The Ruhr is a large urban area in western Germany. The region is heavily populated and is the fifth largest urban area in the whole of Europe after Istanbul, Moscow, London and Paris.

35. "Black Swan" skirt TUTU
The word "tutu", used for a ballet dancer's skirt, is actually a somewhat "naughty" term. It came into English from French in the early 20th century. The French "tutu" is an alteration of the word "cucu", a childish word for "cul" meaning the "bottom," or "backside".

I have yet to see the 2010 movie “Black Swan”, which I’ve assumed is a psychological thriller set against the background of a ballet company staging Tchaikovsky’s “Swan Lake”. However, I’ve just seen “Black Swan” also described as a “horror film”, and that worries me as I am not a fan of the horror genre. Still, I’ll give it a chance ...

36. Immature newts EFTS
Newts wouldn't be my favorite animals. They are found all over the world living on land or in water depending on the species, but always associated with water even if it is only for breeding. Newts metamorphose through three distinct developmental stages during their lives. They start off as larvae in water, fertilized eggs that often cling to aquatic plants. The eggs hatch into tadpoles, the first developmental form of the newt. After living some months as tadpoles swimming around in the water, they undergo another metamorphosis, sprouting legs and replacing their external gills with lungs. At this juvenile stage they are known as efts, and leave the water to live on land. A more gradual transition takes place then, as the eft takes on the lizard-like appearance of the adult newt.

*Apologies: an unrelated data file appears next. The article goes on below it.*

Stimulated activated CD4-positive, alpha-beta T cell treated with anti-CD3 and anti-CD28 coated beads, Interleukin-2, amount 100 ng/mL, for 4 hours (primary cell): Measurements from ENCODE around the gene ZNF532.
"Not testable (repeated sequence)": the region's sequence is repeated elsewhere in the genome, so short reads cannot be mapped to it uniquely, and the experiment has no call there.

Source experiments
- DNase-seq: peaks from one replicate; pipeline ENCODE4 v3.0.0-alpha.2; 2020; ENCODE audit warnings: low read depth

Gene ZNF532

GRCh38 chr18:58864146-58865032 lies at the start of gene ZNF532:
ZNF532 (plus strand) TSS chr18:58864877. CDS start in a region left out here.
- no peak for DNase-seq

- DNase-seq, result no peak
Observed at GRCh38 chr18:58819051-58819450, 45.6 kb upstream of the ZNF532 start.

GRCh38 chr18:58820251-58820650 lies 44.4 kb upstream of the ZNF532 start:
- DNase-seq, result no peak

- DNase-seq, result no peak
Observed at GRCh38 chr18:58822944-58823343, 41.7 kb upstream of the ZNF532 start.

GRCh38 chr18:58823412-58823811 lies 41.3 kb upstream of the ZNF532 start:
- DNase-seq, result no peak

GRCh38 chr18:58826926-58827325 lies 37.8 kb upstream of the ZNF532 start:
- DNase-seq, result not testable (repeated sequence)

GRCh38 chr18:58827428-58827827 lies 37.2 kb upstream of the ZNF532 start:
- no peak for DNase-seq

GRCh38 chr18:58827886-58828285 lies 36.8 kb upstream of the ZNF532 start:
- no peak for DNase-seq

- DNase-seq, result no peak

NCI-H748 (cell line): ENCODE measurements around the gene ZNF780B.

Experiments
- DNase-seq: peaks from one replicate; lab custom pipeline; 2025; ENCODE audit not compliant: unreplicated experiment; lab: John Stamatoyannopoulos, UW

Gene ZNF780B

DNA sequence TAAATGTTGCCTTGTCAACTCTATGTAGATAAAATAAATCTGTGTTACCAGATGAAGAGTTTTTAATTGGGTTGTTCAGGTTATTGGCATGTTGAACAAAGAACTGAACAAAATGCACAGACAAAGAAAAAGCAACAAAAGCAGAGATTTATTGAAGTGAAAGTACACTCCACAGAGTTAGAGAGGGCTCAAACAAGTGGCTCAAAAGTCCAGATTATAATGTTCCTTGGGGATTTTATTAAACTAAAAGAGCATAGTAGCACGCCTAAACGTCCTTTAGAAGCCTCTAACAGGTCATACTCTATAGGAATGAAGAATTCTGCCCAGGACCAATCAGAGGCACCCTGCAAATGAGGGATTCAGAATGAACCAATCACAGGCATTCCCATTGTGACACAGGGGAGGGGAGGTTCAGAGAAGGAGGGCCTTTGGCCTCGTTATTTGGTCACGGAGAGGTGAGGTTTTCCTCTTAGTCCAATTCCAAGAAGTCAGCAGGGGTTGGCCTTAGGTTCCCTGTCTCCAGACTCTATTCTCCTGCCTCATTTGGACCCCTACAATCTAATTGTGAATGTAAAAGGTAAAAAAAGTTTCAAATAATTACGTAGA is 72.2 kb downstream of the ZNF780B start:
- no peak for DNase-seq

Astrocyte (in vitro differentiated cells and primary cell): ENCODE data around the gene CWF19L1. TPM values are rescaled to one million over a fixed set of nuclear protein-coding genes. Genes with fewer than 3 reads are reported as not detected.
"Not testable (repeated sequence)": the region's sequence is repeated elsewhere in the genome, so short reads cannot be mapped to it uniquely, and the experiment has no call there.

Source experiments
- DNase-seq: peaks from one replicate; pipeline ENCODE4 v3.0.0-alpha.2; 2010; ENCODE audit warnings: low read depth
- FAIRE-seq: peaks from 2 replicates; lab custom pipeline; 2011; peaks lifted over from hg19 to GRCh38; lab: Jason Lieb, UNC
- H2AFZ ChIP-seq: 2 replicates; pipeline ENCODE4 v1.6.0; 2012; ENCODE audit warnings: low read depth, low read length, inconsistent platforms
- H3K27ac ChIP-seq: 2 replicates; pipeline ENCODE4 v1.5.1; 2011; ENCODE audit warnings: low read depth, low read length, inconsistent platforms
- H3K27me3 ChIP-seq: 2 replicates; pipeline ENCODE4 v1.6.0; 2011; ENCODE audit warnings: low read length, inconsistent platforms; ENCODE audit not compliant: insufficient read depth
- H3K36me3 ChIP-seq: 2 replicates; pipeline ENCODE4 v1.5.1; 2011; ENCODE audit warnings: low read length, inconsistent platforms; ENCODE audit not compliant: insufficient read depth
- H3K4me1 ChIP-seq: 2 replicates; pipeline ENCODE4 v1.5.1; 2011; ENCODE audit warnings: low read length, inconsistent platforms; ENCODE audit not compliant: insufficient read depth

39. Ratón chaser GATO
In Spanish, a cat (gato) might chase a mouse (ratón).

40. Org. that usually has a community pool YMCA
The YMCA is a worldwide movement that has its roots in London, England. There, in 1844, the Young Men's Christian Association (YMCA) was founded with the intent of promoting Christian principles through the development of "a healthy spirit, mind and body". The founder, George Williams, saw the need to create YMCA facilities for young men who were flocking to the cities as the Industrial Revolution flourished. He saw that these men were frequenting taverns and brothels, and wanted to offer a more wholesome alternative.

41. Neosporin target BACTERIA
Neosporin is an over-the-counter antibiotic ointment, one that is a little controversial. It seems that Neosporin is about as effective as petroleum jelly in preventing infection. Also, the low level of antibiotic in the cream has little effect in killing any bacteria and in fact contributes to antibiotic resistance. On top of that, reports of contact dermatitis caused by Neosporin are relatively common. I’m going to stop using it ...